That said, I'm starting my collection with:
Bitch, PhD's passionate defense of the blogroll:
Blogrolls, by their very nature, are not inflexible or immutable. And I've gotten comments from people saying that they've found new stuff from my blogroll. I've seen comments on other sites saying that my blogroll is a good resource for personal-type academic blogs; and for that reason, despite the length and how long the damn thing takes to load, I leave it up there, and I try to add every new, personal, small academic blog I come across. Because yes, for regular readers, y'all probably use the links in the main posts more than you do the blogroll; but for new readers and some of the regulars, I'm sure the blogroll does occasionally serve as a resource.
Les Blogs's slide show on "What Blogs Are vs. What They Are Not." The slide show puts its definition of what a blog is in the context of current policy arguments over free speech vs. restrictions on broadcasting content. From one frame:
They don't "deliver information."
-The difference is critical.
-"Information" is a commodity. Content.
A couple of posts from Billmon, whose bright implosion could serve as a cautionary tale (and inspiration!) for all bloggers.
Explaining why he closed the bar, why his tentative venture back was so impersonal, what blogging meant to him:Acknowledging the discussion space (one of at least three that popped up after his closing of the bar) for his posts, and addressing what he didn't in the earlier post, namely that the commenting crowd had gotten out of control:
But if the truth does not set any one free, there’s not much point raging against the machine – not unless you enjoy being enraged all the time. On balance, there didn’t seem much point in keeping Whiskey Bar open, given that writing is hard, time-consuming work, and nobody was paying me to blog. (Yes, many readers had given me money to help cover expenses, but after more than 1,500 posts in a year and a half of blogging, I figured most of them had already gotten their money’s worth, and then some.)
So I stopped – cold, at least for awhile. There were weeks last fall when I didn’t even want to look at a blog, much less post on one, not even to say goodbye. And I apologize to all the barflies for that. But it felt like it had become one of those destructive relationships [where] all you want to do once it’s over is delete the other person from your life – entirely, you know, to the point of cutting them out of old photos.I still have nightmares about unplugging from the blogosphere matrix for a day last summer and coming back to find 400 or so outraged comments tearing me a new lower opening in my gastrointestinal track for daring to criticize Michael Moore. That kind of feedback I don't need. (Or even if I do need it, I don't want it.)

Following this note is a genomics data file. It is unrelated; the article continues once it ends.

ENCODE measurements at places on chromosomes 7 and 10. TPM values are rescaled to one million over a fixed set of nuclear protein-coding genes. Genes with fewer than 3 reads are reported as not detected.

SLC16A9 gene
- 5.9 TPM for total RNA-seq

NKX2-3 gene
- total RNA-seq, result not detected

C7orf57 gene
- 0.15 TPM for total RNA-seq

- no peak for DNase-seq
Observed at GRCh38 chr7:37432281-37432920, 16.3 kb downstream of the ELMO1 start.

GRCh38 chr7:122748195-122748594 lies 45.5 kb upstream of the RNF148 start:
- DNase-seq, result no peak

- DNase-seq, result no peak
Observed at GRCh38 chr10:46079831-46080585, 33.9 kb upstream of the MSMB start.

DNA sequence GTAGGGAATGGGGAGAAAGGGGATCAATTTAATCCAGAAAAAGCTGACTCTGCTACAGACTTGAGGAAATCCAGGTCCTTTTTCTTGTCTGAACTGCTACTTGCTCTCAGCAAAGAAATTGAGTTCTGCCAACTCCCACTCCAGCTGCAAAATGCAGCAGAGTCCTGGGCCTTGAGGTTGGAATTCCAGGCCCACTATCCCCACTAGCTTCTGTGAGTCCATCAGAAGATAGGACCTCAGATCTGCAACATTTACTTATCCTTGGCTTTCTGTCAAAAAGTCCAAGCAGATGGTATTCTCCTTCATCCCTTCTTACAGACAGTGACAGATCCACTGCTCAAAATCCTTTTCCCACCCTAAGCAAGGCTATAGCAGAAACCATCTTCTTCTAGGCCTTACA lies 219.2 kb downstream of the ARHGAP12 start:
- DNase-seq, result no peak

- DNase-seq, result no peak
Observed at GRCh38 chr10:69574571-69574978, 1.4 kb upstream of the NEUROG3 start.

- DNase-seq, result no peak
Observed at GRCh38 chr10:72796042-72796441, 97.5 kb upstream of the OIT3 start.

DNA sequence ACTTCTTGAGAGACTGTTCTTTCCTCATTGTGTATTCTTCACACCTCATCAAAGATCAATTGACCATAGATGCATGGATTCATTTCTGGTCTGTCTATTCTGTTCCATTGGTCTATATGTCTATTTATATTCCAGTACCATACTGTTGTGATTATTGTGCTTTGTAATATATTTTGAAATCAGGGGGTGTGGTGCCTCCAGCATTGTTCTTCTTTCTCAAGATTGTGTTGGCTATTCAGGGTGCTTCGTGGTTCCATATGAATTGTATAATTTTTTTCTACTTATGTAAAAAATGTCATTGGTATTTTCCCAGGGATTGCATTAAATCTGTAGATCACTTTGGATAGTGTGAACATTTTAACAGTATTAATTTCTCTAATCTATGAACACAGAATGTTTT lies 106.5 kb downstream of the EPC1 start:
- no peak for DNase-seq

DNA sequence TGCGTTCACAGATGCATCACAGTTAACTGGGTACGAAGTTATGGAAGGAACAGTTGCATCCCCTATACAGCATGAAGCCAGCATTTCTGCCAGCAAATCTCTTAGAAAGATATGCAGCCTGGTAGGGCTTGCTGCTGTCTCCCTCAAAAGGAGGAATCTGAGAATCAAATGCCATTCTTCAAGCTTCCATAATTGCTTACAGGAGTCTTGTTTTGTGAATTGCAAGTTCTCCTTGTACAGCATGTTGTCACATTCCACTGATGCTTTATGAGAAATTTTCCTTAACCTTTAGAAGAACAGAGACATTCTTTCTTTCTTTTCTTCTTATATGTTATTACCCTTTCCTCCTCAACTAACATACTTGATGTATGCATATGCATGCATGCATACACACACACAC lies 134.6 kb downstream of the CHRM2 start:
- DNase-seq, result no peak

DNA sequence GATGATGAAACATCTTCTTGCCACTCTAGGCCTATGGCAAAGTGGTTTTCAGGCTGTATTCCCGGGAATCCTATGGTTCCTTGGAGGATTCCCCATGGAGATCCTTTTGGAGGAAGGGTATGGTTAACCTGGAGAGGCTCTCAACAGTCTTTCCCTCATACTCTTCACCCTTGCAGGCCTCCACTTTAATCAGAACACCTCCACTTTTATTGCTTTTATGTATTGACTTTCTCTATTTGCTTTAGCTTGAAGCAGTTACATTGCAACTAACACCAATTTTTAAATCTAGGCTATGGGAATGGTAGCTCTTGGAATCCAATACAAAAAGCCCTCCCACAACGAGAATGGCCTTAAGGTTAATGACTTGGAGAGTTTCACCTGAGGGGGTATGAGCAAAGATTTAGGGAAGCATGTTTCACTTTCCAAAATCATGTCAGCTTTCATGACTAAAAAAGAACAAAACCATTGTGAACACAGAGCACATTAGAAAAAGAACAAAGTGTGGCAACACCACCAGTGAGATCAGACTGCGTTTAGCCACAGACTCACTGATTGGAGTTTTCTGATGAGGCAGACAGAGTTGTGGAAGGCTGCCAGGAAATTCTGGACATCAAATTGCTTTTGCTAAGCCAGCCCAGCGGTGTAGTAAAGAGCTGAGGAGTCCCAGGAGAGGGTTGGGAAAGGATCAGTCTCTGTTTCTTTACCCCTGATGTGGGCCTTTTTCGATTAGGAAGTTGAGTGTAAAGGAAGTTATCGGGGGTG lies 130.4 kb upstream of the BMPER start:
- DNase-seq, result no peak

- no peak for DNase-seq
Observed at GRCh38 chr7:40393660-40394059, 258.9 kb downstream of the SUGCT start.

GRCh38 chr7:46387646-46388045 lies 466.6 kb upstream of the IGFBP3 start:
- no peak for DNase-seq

And a placeholder, for more specific links to come: Crooked Timber's archive of posts in the blogging category. Some are more a propos than others.
For example, this post by Henry takes up a discussion of great interest to academic bloggers: how does your blogging interact with your professional life in ideas?So much self-referential material to work through! I haven't even begun to touch the feminist blogger debate, the awards debate, the sometimes rewarding anniversary notices, or the anthropologizing articles in print journalism.I suspect that over the longer term blogging will become increasingly attractive to scholars who want to connect with that wider audience, but who don’t want to give up their scholarship. You can become a low-rent public intellectual, without having to give up your day job. I don’t know if there are any people who’ve been lured away from academics by blogging, but I do see quite a number of academics who use blogging as a means of blowing off steam, and of writing about things that they couldn’t otherwise write about. Not substitute, complement.And then there's this fascinating post, again by Henry, performing an economic analysis of link-value and filtration-systems and pointing out how incentives to gaming the blogosphere's technology of promoting content could undermine the society's values:Both linkfarms and flogrolls would create a sort of Gresham’s Law effect, driving out (or at least greatly weakening the informational value of) links, and thus hampering the efficiency of the blogosphere as an aggregator of interesting opinions.And, again by Henry (perhaps the Crooked Timberite assigned to the duty?), a post on the curious logic that allows bloggers to complain about the "MSM" while abdicating all responsibility themselves:If you think that blogs should replace the mainstream media, then you should be prepared yourself to live up to some minimal standards of scrupulosity, intellectual honesty, and willingness to deal fairly with facts that are uncomfortable for your own ideological position. You should be prepared to live up yourself to the standards that you demand of others. Exercising the “shucks, I’m just a little old blogger” get-out clause is rank hypocrisy when you want the blogosphere to devour the New York Times whole.